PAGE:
Budget Woes Will Hurt Both Ways

December 16, 1990|By Barry Rascovar

BUDGET, BUDGET, BUDGET. That's all you hear in Annapolis these days. State House officials are obsessed with questions dealing with layoffs, program cuts and deficits. There are protest marches, picket lines and nasty words directed at the governor. Everyone wants to find a way out of this predicament without harming anyone -- or raising taxes.

It won't happen. The total Maryland deficit for the next 18 months -- counting this year's shortage, next year's projected shortfall and the Transportation Department's money gap -- exceeds $840 million. There's no way to close that gap, as required under the state Constitution, without hurting people and raising taxes.

The something-for-nothing crowd that kicked out all those villainous local officials in the fall elections still is screaming ''no new taxes.'' These groups have terrorized most state legislators sufficiently to make a major tax rise in 1991 a virtual impossibility, except for a higher levy on gasoline -- it's either that or stop repairing roads.

This leaves one alternative -- what critics refer to as ''cutting the fat'' out of the state budget. There's only one problem with this approach: to reach that $840 million figure, you have to chop off a lot of bone, not merely ''fat.''

And when you hack off the bone, you create human suffering. Kidney patients who may be forced onto welfare rolls in order to continue dialysis treatment. State workers fired from their jobs. Construction companies forced into bankruptcy because the state had to put an immediate freeze on all its building projects.

It becomes a vicious circle. As more workers are let go, the state's unemployment payments and its welfare and Medicaid payments go up while the state's sales and income-tax receipts drop. As construction firms disappear, more workers join the unemployment lines and corporate income taxes plunge. Maryland's recession deepens and so does state government's fiscal black hole.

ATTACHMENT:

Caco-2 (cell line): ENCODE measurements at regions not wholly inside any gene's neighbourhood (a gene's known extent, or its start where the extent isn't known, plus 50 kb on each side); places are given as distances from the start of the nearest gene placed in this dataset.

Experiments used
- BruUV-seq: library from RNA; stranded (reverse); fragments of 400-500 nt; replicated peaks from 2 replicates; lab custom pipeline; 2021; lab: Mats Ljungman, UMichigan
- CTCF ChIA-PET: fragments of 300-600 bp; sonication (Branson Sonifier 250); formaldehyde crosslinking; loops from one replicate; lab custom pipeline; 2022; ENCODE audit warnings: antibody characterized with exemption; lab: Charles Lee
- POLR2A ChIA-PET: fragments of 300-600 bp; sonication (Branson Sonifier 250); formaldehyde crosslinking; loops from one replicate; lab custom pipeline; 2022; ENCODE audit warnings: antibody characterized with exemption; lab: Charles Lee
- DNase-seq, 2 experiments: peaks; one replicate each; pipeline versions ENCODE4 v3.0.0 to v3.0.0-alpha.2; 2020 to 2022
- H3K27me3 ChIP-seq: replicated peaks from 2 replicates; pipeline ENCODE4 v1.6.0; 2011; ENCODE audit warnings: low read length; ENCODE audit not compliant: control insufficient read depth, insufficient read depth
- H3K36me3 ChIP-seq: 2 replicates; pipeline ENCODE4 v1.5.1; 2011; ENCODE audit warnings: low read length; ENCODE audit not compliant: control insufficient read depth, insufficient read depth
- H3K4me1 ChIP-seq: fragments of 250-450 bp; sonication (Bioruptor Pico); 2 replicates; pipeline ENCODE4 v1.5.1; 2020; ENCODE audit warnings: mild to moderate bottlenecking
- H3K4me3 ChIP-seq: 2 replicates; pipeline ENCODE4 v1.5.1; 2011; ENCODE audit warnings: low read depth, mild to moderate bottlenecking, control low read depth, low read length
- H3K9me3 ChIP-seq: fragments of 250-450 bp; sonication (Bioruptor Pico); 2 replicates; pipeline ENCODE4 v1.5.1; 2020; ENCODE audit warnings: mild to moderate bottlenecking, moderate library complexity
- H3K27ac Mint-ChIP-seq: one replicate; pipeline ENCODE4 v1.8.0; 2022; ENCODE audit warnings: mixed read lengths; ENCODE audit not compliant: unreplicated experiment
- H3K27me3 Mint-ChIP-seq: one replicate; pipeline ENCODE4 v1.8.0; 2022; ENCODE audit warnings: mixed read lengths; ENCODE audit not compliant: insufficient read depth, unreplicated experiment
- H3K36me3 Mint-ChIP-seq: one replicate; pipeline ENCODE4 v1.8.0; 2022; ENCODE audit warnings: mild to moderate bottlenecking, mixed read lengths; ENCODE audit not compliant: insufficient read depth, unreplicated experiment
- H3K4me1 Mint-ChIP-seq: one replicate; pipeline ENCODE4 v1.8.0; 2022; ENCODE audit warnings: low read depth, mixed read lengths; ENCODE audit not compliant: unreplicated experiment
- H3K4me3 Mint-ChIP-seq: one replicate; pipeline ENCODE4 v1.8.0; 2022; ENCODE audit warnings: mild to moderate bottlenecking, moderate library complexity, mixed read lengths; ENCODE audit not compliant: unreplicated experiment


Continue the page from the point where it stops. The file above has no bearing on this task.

Gov. William Donald Schaefer is clearly torn by the human side of this dilemma and his responsibilities as Maryland's chief executive. Layoffs still may be coming, regardless of the protests staged by employee unions. More program cuts are coming, regardless of how hard interest groups try to shame the governor into sparing their programs.

State legislators -- whose fiscal adviser accurately predicted the size of the deficit -- want to ease the pain on state workers. They came up with some intriguing suggestions that Mr. Schaefer too readily dismissed, and then reconsidered.

Why not, for instance, declare the last Friday in every month an unpaid holiday for all but essential state workers? By the end of the fiscal year in June, this would save $36 million. It may be a difficult administrative task, but not impossible.

Why not go even further and declare the day before Christmas and New Year's Eve unpaid holidays -- since many people fail to show up for work on those days anyway?

Why not trim rather than eliminate capital programs and reserve funds -- nothing should be sacred in these areas -- to help close the gap? Special pleadings of cabinet secretaries have to be discounted; to them, all of their projects are absolutely essential.

These steps could avoid eventual layoffs and let the state reduce its work force more gradually -- and humanely -- through an extension of the current hiring freeze into the next fiscal year.

Governor Schaefer has been battered pretty badly in recent days for proposing 1,800 layoffs and other budget cuts. He's right that some legislators have been posturing to curry favor with state workers. Meanwhile, at least one employee union has been posturing -- outrageously so -- to convince workers this is all part of a labor-bashing vendetta by the governor.

He hasn't helped matters by some of his symbolic actions: hiring a new speech writer at $50,000 a year; letting his new transportation chief hire an assistant at $80,000 a year; installing two new rugs in his seldom-used Baltimore office at a cost of $19,500; and debunking a plan to turn back to the state salary increases he and other top officials will get next year.

These actions send the wrong message to citizens, especially to state workers alarmed about losing their jobs. They were examples of conspicuous consumption by government, the kinds of seemingly frivolous spending that led to the voters' revolt in November.

In a time of economic austerity, the governor must lead by example if he wants to impress constituents. Equally important, he's got to calm a panicky state work force fearful that Mr. Schaefer may yet send out thousands of pink slips. This is not a time for showmanship or ''do it now'' extravaganzas. It is a time for careful, determined -- and quiet -- deliberations with legislators, fiscal advisers and union officials as Mr. Schaefer demonstrated on Friday. But the outcome won't be pretty, or popular. As the governor noted, ''there won't be any good guys in this one.''

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